The other week, my husband and I were invited to dinner with some friends. During the course of the discussion, they mentioned that all of their grown kids were either in therapy or considering it. They wondered whether this was a parenting success or a parenting failure. Both of them are in the mental health field.
The fact that going to therapy could be considered a parenting failure is an example that speaks to the question at the heart of this. Does going to therapy equate failure somehow? What I see in my office are people who come to an, often, reluctant conclusion that they just can’t deal with their troubles by themselves. When the conclusion truly is—therapy is one resource they can employ to help them sort things out. And that the ability to ask for help–taking time out for themselves for self-care—is an act of strength that they perhaps do not know they have.
As of 2016, 43% with any identified mental illness in the U.S. have not sought out services from a therapist in the past year. For those with serious and persistent mental illness, 64.8% sought out a therapist within that past year.
More and more of us have become savvy about doing our online research. We search for what we think is wrong with us or for our diagnosis and we look into different treatments to determine what would be best. But research really has shown that one of the most important factors for a positive outcome is the relationship between therapist and client, or the quality of the therapeutic alliance.
Finding a therapist with whom you feel comfortable and connected can be a barrier in it of itself. Who wants to start over again and again until you find the right person? And when beliefs such as “I should be able to handle my problems myself” or “there must be something wrong with me if I need to talk to a therapist” may be circulating in the back of your mind, the process can seem daunting.
However, here are some steps that you can take before starting therapy and during the first couple of sessions that can get you started on the right foot.
Before the first session
Ask for a brief phone consultation so you can get a sense of how you might feel in the session with this therapist. First impressions do not always match up, but you can determine whether a therapist is open to taking the time to talk to you.
Here are some questions to ask:
- What are the therapist’s credentials/ licenses?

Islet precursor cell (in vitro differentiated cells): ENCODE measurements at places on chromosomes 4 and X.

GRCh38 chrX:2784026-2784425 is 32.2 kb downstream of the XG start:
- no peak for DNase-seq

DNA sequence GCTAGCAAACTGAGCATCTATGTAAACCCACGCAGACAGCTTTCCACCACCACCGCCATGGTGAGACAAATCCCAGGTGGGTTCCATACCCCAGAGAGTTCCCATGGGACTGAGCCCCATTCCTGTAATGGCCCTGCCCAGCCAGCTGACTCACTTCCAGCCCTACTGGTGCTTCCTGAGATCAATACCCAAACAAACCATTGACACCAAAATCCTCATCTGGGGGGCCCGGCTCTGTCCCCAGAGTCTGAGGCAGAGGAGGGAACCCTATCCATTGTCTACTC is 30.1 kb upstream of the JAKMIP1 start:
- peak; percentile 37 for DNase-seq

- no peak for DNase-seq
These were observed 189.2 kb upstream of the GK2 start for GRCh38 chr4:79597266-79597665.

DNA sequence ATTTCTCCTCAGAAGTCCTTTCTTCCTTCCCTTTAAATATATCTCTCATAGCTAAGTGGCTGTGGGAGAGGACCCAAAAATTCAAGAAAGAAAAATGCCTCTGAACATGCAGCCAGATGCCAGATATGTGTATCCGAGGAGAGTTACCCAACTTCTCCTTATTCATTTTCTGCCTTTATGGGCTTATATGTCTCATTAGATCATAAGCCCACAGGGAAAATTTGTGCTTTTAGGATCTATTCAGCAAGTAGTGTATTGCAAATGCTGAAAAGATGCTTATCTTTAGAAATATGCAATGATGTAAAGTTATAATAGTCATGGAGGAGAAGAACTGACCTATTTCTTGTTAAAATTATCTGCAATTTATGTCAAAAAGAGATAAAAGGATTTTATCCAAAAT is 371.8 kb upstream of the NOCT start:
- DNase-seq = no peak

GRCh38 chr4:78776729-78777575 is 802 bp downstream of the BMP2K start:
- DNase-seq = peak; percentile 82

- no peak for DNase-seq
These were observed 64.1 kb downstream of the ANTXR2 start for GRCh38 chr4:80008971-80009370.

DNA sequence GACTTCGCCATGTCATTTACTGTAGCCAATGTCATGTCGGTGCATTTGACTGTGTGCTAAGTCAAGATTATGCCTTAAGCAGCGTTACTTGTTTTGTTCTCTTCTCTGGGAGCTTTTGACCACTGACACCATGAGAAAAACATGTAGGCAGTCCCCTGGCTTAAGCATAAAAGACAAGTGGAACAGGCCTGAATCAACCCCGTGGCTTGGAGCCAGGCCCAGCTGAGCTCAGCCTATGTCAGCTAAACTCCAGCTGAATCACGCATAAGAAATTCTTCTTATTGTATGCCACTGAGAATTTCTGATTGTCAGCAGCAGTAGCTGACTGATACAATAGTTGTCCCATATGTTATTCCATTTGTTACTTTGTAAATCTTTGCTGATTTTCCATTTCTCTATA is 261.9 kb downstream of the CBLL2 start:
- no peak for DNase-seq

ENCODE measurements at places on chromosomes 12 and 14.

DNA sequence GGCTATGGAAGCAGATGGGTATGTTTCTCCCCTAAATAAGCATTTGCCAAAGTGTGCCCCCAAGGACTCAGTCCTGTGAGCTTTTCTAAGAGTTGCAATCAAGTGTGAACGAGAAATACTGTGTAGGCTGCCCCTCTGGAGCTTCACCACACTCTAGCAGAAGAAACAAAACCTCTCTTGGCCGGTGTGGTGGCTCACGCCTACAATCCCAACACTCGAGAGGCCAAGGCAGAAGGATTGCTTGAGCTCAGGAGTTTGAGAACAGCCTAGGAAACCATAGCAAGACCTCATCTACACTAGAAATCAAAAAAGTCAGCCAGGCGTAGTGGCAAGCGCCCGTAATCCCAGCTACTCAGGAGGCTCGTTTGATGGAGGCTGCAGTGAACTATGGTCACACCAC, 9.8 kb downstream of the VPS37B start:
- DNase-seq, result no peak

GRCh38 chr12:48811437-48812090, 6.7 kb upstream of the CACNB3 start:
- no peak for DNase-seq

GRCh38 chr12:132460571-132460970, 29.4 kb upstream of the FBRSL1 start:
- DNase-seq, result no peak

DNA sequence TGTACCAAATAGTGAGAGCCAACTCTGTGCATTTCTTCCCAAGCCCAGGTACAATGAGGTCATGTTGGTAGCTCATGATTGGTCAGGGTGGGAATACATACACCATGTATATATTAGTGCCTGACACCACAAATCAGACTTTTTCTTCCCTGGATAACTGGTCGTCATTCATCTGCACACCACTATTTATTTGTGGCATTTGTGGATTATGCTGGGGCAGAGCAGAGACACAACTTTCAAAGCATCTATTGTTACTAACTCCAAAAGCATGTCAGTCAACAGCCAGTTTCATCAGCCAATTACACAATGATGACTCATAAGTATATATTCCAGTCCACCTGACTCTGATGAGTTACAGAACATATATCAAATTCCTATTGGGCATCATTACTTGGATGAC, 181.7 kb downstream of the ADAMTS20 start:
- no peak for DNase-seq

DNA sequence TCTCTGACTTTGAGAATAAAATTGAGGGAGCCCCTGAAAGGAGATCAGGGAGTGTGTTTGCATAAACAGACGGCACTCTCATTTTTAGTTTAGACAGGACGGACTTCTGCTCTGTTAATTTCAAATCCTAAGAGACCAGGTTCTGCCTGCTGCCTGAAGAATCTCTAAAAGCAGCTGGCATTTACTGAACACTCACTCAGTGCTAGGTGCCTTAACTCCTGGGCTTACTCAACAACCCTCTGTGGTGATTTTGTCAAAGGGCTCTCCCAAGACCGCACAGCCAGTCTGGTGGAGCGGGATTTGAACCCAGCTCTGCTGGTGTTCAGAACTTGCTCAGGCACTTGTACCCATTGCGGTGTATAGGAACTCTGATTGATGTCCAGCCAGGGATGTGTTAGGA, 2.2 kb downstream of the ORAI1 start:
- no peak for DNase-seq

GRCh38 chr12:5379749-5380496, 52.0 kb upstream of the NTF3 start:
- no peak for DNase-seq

- How much expertise does this therapist have in working with the issues you are experiencing?
- What are the therapist’s approaches to working with these issues and have they been proven effective?
- What are the fees and is the therapist an in-network provider for your insurance plan? Make sure you also check with your insurance because many providers can only give you an estimate of what is covered.
I have always heard, “start with the end in mind” when embarking on a large task. Often, we come into therapy just knowing that we feel bad and we want to feel better. We may not know why we feel lousy and how we can start to feel better. And that is normal. However, as a clinician, I always ask my clients what their therapeutic goals are and to help them expand and get clear on what feeling better looks like for them. However, the clearer you can be about what your goals are in therapy, the better.
Here are some questions you can ask yourself as you are getting started:
- What are your symptoms and how are they getting in the way of full functioning and thriving in your life?
- What would you like to be able to do in your life that you have a difficult time doing or are unable to do now?
- Imagine finishing therapy, how would you know that your therapy was successful? How would you know that you feel done?
What to expect from your therapist
The first few sessions are about getting to know you: how you see your life, your issues, your symptoms, your strengths–both your internal and external resources. Your therapist should ask you about what you are hoping for from therapy and from the therapeutic relationship. He/she/they may ask you about your past therapy experiences (if any) and what made them successful or not.
Your therapist may also initiate a conversation about the role of the therapist and mutual expectations.
Ultimately, you want your therapist to be a deep listener and to be able to get you. You need to believe that your therapist, at the heart, understands you, has hope and faith in your ability to heal and grow even when you do not.
Take an active role
I let my clients know that I am led by them. Their role is to come into therapy prepared to talk about what is important to them. I also let my clients know that what happens in between sessions is more important than what occurs within our sessions. My clients’ lives are where they experiment with new routines, push themselves a bit past their comfort zones and basically try things out that may help them move forward in their healing.
I feel honored when my clients share the details of their lives with me, feel safe enough to be vulnerable with me. I take it seriously and I feel awed at the strength and resources I see in my clients every day. Seeking therapy signifies some level of hope and trust that healing is possible. At some time in our lives, we all could use someone outside of our friends and family to sit beside us as we grieve, to bear witness to all that we have done to address our challenges and to help provide a wider lens with which to view our experiences.